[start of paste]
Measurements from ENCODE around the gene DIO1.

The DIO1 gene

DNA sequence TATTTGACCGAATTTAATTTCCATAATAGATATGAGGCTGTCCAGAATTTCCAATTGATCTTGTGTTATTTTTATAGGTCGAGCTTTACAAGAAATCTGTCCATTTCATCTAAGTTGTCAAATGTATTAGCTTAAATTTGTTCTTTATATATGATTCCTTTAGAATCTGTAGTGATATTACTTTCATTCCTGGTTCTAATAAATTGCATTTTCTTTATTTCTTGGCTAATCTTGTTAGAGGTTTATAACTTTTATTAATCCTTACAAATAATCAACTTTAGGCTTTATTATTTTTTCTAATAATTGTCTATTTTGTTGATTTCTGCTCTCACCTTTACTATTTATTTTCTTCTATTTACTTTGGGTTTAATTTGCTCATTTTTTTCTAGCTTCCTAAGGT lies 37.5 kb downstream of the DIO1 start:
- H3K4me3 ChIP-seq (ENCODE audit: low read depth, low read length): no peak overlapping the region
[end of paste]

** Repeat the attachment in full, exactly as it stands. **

Measurements from ENCODE around the gene DIO1.

The DIO1 gene

DNA sequence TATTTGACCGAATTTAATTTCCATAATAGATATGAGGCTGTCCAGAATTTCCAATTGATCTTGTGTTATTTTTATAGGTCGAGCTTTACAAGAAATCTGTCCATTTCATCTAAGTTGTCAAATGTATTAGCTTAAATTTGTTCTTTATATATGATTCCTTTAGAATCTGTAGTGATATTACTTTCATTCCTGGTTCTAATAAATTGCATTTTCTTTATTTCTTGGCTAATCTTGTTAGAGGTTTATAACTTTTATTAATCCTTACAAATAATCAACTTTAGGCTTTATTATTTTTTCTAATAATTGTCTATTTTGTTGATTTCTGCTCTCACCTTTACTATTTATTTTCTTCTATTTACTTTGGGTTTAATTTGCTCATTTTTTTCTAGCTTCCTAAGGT lies 37.5 kb downstream of the DIO1 start:
- H3K4me3 ChIP-seq (ENCODE audit: low read depth, low read length): no peak overlapping the region